by Denny E. Marshall
Douglas opens his eyes and slowly regains focus. He is lying on a
steel table in a room that looks like a laboratory or operating room.
Douglas looks down and sees his legs have been replaced. He sits up
quickly and sees the same has happened to his arms and most of his
abdomen. His head and neck have some small machine attachments at
A door slides open and in walks a robot. "Hello, are you feeling better now, Douglas?" The robot asks.
Douglas looks up and said, " Who are you? Where am I? What happened to my body?"
"Come, let's go to the lounge and have a drink, I will tell you the
whole story." The robot replies and adds, "By the way, my name is Kevin
Douglas ponders, robots drink?
Once in the lounge, Kevin 7-B2 pours some drink into cups and hands
one to Douglas. After sitting down, Kevin 7-B2 starts the conversation,
"It all began eight years ago when I found your freeze-dried remains
floating in a Plexiglas coffin in space."
Douglas interrupts, "You mean I was dead?"
"Oh yes, quite dead" Kevin 7-B2 responds and continues, "I studied
your body for all eight years and then brought you back to life. Your
body had a lot of problems, so I replaced the limbs and most of the
midsection, and added some advanced attachments."
"We are we, what is this place?" Douglas asks.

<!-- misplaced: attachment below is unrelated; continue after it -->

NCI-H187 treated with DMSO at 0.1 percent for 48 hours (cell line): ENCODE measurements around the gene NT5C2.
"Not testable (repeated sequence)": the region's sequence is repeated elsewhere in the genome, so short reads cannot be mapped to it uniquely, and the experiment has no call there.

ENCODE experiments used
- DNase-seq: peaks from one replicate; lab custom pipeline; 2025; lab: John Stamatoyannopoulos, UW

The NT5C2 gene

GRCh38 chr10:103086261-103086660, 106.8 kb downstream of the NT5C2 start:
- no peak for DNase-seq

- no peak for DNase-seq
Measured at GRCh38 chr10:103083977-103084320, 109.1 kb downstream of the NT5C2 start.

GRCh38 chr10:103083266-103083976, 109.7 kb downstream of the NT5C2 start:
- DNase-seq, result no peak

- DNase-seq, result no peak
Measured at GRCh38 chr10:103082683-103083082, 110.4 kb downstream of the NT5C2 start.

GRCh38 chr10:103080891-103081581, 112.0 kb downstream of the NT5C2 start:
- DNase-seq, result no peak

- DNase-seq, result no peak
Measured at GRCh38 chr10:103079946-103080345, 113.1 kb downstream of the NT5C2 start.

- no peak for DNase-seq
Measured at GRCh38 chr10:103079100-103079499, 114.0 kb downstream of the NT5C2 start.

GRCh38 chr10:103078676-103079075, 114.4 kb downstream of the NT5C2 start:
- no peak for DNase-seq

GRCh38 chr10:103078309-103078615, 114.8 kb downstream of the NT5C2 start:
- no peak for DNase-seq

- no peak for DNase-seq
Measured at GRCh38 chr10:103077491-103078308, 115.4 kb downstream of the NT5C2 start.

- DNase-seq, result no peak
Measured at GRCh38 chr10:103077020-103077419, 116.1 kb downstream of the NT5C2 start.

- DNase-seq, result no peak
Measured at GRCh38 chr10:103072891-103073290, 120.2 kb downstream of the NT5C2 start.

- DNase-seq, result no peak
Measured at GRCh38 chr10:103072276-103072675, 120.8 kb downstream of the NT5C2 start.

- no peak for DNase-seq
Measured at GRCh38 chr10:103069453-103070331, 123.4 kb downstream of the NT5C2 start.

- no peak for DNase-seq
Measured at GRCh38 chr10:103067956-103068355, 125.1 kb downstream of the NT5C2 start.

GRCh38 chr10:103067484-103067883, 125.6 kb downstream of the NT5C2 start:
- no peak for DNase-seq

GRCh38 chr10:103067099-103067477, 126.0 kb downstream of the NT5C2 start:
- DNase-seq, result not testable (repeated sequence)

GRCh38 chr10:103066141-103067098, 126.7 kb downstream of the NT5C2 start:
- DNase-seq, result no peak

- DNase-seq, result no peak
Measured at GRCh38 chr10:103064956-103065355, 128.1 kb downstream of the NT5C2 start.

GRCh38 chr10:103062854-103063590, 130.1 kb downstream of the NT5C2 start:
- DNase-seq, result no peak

"On my ship, on the way to the Nep solar system. I just came from
the Rin solar system, and I spend most of my time between the two."
Kevin 7-B2 answers.
"Do you know where Earth is?" Douglas inquires. "Am not sure, but I suppose I could find it if need be," said Kevin 7-B2
Douglas in his mind thinking about his wife, family, and friends,
and how nice it would be to sit foot on Earth again. Maybe Kevin 7-B2
would take him back to earth.
"Why did you bring me back too life?" Douglas asks.
"I was lonely and wanted a friend." Replies Kevin 7-B2.
Douglas is surprised by the answer and said, "Why me, why not someone in this solar system, someone who was alive?'
"Well, after eight years I became attached to you, I guess." Kevin 7-B2 answers.
"Do robots really get lonely?" Douglas asks.
Kevin 7-B2 answers, "No, not normally, but after ten million years
we do. Coincidently, about the same amount of time you were floating
around in space before I found you."
© 2016 Denny E. Marshall
Bio: Mr. Marshall has had art, poetry, and fiction published.
Some recently. See more at www.dennymarshall.com. His last piece at
Aphelion was A Brush with Aliens in our September, 2016 issue.
E-mail: Denny E. Marshall
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